IME, with general use, cables tend to fail 'open' and not 'short', unless they've been crushed or pinched. I used to think that for the price of isolation, you could have a few backup daisy chain cables, but the Chinese isolation units are getting pretty cheap. Of course, they can fail as well and being active, they may be more prone to having problems. It also depends on how 'integrated' your pedals/pedalboard are. If rewiring it is going to be very difficult, isolation may be a better strategy as compared to rewiring a daisychain while an audience (or jam buddies) wait. My pedalboard with the Volto can be rewired in about 2 minutes (the other two have integrated AC power supplies).

So many variables involved. Gigging for money? Yea, you want redundancy and hardened tech that is not likely to fail. Jamming with buddies, you are a bit more tolerant of failures and taking time to sort out issues. Playing at home, these issues are only an annoyance and not a 'show stopper'. Only you can decide how resilient/redundant you want your rig to be.
 
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.....................speaking of redundancy!!! *#*(
 

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Discussion Starter #6
Not dumb or unnecessary, just a question of priorities.

IME, with general use, cables tend to fail 'open' and not 'short', unless they've been crushed or pinched. I used to think that for the price of isolation, you could have a few backup daisy chain cables, but the Chinese isolation units are getting pretty cheap. Of course, they can fail as well and being active, they may be more prone to having problems. It also depends on how 'integrated' your pedals/pedalboard are. If rewiring it is going to be very difficult, isolation may be a better strategy as compared to rewiring a daisychain while an audience (or jam buddies) wait. My pedalboard with the Volto can be rewired in about 2 minutes (the other two have integrated AC power supplies).

So many variables involved. Gigging for money? Yea, you want redundancy and hardened tech that is not likely to fail. Jamming with buddies, you are a bit more tolerant of failures and taking time to sort out issues. Playing at home, these issues are only an annoyance and not a 'show stopper'. Only you can decide how resilient/redundant you want your rig to be.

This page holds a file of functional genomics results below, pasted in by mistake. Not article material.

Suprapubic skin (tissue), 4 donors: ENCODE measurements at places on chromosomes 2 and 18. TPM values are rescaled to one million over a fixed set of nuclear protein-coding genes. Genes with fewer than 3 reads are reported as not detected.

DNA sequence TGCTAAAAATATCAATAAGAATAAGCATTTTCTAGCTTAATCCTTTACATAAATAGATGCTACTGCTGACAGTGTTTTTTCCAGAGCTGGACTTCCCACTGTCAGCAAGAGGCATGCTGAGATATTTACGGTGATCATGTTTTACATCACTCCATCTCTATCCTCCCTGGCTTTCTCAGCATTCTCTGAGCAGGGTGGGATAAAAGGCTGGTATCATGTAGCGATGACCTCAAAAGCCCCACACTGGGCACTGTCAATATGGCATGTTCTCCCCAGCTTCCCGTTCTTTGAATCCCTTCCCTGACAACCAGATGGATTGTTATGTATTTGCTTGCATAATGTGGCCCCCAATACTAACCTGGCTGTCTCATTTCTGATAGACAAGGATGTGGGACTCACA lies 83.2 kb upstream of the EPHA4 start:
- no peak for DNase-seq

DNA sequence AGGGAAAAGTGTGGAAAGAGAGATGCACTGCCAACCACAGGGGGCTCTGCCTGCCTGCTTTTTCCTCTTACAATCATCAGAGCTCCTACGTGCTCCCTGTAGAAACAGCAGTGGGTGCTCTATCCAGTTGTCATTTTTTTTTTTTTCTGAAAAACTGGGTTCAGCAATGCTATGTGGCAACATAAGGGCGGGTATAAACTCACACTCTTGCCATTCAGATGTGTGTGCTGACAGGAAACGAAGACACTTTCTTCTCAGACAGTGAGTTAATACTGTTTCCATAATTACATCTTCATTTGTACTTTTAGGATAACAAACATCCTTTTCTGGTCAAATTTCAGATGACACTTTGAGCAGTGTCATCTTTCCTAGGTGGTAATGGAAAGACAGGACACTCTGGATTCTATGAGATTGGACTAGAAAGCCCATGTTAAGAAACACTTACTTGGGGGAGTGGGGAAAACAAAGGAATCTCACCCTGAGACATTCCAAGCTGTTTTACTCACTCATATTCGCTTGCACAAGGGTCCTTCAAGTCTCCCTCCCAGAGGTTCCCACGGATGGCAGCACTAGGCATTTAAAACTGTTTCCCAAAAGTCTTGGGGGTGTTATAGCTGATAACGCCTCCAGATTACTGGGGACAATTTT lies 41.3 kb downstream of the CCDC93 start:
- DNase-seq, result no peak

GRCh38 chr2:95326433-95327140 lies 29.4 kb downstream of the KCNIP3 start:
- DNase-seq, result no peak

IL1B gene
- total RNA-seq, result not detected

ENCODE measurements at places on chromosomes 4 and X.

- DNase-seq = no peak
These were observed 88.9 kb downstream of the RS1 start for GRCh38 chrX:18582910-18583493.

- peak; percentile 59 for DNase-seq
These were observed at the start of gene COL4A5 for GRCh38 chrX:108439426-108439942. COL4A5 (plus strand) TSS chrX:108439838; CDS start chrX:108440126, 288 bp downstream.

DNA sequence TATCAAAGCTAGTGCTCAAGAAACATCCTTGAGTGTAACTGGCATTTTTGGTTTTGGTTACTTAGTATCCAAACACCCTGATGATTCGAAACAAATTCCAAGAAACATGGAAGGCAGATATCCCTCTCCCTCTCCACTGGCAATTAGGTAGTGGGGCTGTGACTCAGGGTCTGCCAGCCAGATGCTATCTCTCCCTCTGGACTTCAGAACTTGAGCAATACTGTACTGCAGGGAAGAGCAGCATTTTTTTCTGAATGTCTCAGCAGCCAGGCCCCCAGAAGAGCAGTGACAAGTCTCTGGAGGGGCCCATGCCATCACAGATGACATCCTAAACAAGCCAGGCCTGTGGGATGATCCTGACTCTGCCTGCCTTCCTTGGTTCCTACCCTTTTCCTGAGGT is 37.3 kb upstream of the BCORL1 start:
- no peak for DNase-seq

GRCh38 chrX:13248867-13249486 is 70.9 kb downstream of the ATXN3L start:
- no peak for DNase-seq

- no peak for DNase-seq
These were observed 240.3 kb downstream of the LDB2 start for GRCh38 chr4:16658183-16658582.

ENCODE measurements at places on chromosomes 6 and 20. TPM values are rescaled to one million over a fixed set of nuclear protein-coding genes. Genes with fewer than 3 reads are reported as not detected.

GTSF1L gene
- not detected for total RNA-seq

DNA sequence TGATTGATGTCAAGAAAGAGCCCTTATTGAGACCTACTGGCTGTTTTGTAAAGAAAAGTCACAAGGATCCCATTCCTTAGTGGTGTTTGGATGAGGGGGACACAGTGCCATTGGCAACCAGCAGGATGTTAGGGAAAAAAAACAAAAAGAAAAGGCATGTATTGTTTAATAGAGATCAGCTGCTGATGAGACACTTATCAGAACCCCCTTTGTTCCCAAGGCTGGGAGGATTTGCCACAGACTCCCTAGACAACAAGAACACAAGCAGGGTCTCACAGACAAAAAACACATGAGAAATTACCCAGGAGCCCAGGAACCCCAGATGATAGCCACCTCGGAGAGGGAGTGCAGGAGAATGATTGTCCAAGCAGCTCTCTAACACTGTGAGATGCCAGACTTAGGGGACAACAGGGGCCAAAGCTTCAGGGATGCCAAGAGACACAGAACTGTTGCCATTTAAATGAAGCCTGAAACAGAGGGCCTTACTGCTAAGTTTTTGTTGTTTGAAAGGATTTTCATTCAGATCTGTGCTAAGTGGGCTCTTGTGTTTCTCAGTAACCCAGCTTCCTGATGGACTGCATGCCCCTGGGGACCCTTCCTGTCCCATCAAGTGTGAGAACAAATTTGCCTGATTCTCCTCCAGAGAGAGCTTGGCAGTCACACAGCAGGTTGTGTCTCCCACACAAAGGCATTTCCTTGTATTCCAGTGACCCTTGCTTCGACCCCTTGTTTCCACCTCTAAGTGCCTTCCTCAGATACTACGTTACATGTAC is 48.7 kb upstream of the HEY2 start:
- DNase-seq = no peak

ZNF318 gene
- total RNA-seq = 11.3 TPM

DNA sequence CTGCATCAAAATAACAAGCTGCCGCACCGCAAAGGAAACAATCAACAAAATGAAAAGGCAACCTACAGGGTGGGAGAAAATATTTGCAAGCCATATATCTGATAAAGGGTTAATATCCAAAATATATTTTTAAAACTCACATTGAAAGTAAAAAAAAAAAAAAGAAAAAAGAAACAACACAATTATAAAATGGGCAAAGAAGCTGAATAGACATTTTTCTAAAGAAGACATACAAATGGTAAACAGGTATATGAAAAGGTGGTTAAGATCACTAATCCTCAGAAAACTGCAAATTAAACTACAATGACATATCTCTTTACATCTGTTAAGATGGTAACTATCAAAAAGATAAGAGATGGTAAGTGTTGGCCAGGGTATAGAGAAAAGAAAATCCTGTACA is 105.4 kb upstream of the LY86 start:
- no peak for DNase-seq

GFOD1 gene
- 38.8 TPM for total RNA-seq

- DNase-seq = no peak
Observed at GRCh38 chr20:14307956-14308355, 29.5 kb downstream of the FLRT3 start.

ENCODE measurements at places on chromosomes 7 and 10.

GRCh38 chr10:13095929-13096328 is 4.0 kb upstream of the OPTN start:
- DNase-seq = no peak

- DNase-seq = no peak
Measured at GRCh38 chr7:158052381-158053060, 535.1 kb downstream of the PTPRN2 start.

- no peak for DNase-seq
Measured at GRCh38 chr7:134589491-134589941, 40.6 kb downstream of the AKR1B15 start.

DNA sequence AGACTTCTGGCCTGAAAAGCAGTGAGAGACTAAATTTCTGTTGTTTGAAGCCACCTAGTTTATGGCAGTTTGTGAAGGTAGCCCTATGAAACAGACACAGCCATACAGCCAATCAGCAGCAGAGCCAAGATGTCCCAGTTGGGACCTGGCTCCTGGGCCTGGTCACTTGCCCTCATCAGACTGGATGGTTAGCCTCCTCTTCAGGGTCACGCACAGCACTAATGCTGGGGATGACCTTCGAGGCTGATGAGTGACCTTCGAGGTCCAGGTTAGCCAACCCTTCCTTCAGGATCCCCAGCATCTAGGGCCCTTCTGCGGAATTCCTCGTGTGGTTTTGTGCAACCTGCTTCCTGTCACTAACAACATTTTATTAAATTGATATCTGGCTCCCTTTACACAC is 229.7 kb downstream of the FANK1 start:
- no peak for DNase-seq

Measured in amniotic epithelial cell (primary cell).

That makes so much sense. Really all you need at times are fellow musicians to bounce your thoughts off. I'll go for the volto now and see if I need isolation later on if I end up playing regular shows :)
 

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I've used a Volto to power multiple pedals without isolation and never had a problem...... Batteries, by nature, produce 0 ripple (no rectification involved) and are massive filters for other, induced noise on the line.
I'm *pretty sure* (not certain) the Volto is not just a pure battery though. There's most likely some chopper / buck circuitry at the output to change the Li-Ion voltage to 9V out.
So pedals see a power regulator and capacitors, not a battery.
Anyone who knows for certain, correct me if I'm wrong.
 

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I'm *pretty sure* (not certain) the Volto is not just a pure battery though. There's most likely some chopper / buck circuitry at the output to change the Li-Ion voltage to 9V out.
So pedals see a power regulator and capacitors, not a battery.
Anyone who knows for certain, correct me if I'm wrong.
Never thought about it, but probably true. It charges off a USB supply at (I think) 5V so that may be the native voltage of the battery.

None the less, the rest holds true. It is a lot less affected and seems to filter the spurious crap on the DC line better than wall warts or cheap AC-DC converters did.
 

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I use a Outlaw Effects Nomad, which has a battery pack built right in. Its new so I have only used it for 5-6 months, but so far it is pretty sweet. Various voltage outputs, nice carry bag. Slow to charge though. Sounds horrible when you use it and its plugged in.


C
 

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Perhaps more diy than you would want to tackle...
I recall seeing something where a guy rigged up a cordless power tool battery to run his pedal board. Kind of a Volto on steroids.
I thought it was a clever idea. Rechargeble battery/voltage regulator/heat sink/filter caps.